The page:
U.S. home sales fall for four months in a row in May, falling to a one-year low

According to data released today by the National Association of Realtors (NAR), quarterly annualized home sales in May were 5.8 million, slightly higher than market expectations of 5.72 million units. The home sales data released today marked the worst performance since June 2020 and the fourth consecutive month of decline, although the decline was only 0.85% compared to the previous month.

Housing supply, according to statistics, the supply of homes for sale at the end of May was 1.23 million units, up about 7% from last month, and down 20.6% from last year. In addition, the average speed from listing to sale in May was 17 days, while 89% of homes sold were on the market for less than a month.

In terms of sold prices, the median price of a completed home reached a record high of $350,300 in May, up 23.6 percent year-over-year. And according to NAR, the median price of a manufactured home has seen year-over-year gains for 111 consecutive months since March 2012.

Lawrence Yun, NAR’s chief economist, said in a press release on his website that home sales fell moderately in May and are now approaching the level of activity seen before the new crown, that lack of inventory remains the overwhelming factor holding back home sales, and that declining affordability is only pushing some first-time homebuyers out of the market. He then added that the outlook for the housing market is encouraging because “supply is expected to improve” which will give buyers more room to choose while helping to dampen the record high prices in the manufactured housing market.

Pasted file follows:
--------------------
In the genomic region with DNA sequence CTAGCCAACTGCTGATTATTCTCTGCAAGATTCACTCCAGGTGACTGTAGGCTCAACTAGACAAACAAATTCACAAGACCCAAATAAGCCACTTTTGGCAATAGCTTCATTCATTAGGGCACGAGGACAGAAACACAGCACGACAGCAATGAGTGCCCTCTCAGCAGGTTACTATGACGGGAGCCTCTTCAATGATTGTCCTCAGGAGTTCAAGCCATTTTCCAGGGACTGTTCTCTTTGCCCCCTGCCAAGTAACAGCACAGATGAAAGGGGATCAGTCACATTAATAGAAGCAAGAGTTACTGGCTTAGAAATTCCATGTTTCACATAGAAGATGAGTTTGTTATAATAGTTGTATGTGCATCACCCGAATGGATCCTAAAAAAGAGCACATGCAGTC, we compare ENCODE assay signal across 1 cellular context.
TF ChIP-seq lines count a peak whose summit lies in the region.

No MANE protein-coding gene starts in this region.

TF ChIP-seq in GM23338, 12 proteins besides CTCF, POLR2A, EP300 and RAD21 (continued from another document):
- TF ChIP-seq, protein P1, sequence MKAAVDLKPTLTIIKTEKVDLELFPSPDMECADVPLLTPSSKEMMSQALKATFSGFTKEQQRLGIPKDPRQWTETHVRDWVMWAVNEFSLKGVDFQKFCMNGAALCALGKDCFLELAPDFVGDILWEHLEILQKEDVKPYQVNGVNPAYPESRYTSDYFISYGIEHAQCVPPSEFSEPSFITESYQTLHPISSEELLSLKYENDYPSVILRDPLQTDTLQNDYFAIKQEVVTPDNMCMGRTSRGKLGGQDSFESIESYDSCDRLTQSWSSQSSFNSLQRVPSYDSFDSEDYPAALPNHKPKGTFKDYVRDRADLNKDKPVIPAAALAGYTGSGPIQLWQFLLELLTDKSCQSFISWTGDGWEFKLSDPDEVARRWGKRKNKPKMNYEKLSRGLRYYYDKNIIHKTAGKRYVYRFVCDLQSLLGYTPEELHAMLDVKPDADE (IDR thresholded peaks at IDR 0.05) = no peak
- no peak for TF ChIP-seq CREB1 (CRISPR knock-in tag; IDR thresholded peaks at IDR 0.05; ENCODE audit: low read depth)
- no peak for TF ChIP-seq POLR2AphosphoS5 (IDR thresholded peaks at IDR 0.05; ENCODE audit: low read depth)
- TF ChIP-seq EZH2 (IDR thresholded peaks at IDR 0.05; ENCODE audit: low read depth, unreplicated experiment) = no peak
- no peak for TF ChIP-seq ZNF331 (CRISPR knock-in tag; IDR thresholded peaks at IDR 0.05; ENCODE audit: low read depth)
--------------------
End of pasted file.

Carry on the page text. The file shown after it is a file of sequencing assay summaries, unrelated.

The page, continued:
But some market participants take a different view. realtor.com senior economist George Ratiu said in an interview with CNBC that with home sales falling for the fourth straight month, sales activity in May suggests that growth could slow for the rest of 2021. He argued that interest rates and high home prices will continue to test homebuyer affordability as inflation puts pressure on consumers’ budgets and the Federal Reserve has indicated that the end of accommodative monetary policy may come sooner than expected.